While thousands of species have become extinct throughout time — shoutout to my beloved dinosaurs — few hold the mystique of our very own Tasmanian tiger (or thylacine). Possibly because it was such a uniquely Aussie creature with it’s semi-dog like appearance, striped outfit and marsupial pouch (in both sexes!). And possibly because its demise was, in hindsight, so preventable.

But before you cry into your cornflakes about the sad decline of this Australian icon, there’s actually a LOT of Tasmanian Tiger Truthers out there who believe these beaut animals — which were officially declared extinct in 1986 — still exist, somewhere in the vast Australian wilderness. (Or, if you’re this Adelaide Hills resident, out the back near your garbage bin).

We deep dive into the Tasmanian tiger in our unsolved mysteries podcast, All Aussie Mystery Hour, looking at the factors that led to the numbers of the Tasmanian tiger dwindling (including bounties set for their capture), and discussing some of the sightings that have occurred since the last known tiger died in captivity at Hobart Zoo in 1936. You don’t even want to know how he died, it’s bloody infuriating.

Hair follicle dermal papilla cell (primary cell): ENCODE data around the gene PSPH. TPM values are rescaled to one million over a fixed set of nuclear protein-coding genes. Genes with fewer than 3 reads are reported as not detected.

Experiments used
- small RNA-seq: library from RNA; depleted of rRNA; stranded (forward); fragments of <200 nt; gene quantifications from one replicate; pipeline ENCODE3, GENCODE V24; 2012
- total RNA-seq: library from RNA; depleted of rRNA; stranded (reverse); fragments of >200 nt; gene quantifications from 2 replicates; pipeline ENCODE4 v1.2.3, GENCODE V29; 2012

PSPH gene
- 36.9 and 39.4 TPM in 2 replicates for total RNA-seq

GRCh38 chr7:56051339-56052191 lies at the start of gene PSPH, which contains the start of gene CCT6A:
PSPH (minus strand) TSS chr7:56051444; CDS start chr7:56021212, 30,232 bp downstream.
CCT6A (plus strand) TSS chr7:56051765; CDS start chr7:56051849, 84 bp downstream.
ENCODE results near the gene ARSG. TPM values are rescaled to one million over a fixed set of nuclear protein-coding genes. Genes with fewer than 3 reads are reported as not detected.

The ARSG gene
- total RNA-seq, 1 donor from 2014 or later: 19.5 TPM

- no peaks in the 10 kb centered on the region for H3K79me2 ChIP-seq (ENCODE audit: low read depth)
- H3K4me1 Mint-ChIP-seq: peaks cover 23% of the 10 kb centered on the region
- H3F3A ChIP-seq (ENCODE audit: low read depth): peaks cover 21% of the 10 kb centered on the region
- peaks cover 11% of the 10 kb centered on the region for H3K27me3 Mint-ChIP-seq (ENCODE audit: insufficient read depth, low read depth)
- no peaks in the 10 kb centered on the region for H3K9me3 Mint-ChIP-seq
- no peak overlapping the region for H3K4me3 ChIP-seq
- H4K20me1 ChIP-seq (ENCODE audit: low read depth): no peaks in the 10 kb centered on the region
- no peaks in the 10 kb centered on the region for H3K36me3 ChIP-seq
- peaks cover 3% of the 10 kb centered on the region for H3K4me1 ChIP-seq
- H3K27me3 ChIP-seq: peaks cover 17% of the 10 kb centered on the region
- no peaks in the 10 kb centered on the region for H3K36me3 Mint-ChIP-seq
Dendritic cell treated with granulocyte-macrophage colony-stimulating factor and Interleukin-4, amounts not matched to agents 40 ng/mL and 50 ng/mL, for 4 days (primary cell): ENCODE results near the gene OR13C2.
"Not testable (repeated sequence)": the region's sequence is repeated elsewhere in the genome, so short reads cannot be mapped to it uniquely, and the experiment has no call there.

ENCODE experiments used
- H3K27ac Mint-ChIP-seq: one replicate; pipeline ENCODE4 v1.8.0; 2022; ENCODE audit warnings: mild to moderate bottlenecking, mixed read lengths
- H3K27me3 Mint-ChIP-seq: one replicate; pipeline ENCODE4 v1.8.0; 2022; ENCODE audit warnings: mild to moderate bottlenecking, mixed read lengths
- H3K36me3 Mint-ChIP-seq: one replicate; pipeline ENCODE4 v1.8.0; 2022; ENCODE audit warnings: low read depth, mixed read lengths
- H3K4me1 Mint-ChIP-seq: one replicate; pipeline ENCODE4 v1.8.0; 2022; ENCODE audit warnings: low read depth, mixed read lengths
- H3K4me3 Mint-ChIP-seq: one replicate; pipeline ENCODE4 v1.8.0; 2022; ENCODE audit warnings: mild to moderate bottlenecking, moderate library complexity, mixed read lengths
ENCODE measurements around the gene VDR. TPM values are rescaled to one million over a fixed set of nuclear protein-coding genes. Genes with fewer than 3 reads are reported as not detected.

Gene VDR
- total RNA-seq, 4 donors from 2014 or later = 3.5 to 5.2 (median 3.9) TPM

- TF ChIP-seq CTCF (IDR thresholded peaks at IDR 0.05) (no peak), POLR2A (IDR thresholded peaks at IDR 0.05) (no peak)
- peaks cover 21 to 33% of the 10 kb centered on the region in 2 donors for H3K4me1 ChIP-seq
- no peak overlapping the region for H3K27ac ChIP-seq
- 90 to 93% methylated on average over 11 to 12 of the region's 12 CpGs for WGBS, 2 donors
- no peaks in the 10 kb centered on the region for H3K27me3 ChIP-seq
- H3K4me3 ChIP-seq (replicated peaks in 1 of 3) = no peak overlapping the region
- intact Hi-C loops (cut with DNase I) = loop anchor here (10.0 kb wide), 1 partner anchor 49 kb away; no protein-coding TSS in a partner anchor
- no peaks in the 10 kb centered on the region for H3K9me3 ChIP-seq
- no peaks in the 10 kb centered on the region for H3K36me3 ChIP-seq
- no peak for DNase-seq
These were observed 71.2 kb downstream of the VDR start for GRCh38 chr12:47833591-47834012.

Tasmanian tiger thylacine
“Benjamin”, the last Tasmanian tiger who died in 1936. Source: National Museum Of Australia.

And when I say sightings, I don’t mean there’s been a couple here and there. Nope, there’s been over 3,800 sightings of the Tasmanian tiger on the Australian mainland alone since 1936, and a good amount of these sighting cannot be ruled out as actual thylacine activity.

Hell, even the Tasmanian Parks & Wildlife website calls them “possibly” extinct.

So you’re telling me there’s a chance! Source: parks.tas.gov.au

There’s also loads of Tassie residents dedicated to finding a trace of these cute yet very carnivorous marsupials somewhere in the vast Western Tasmanian forest. To hear their stories, including one bloke who says saw a Tasmanian tiger for long enough to count the stripes on the animal’s body, tune into All Aussie Mystery Hour.

You can find it on iTunes HERE, Spotify HERE, or just listen / download below.

Image: National Museum Of Australia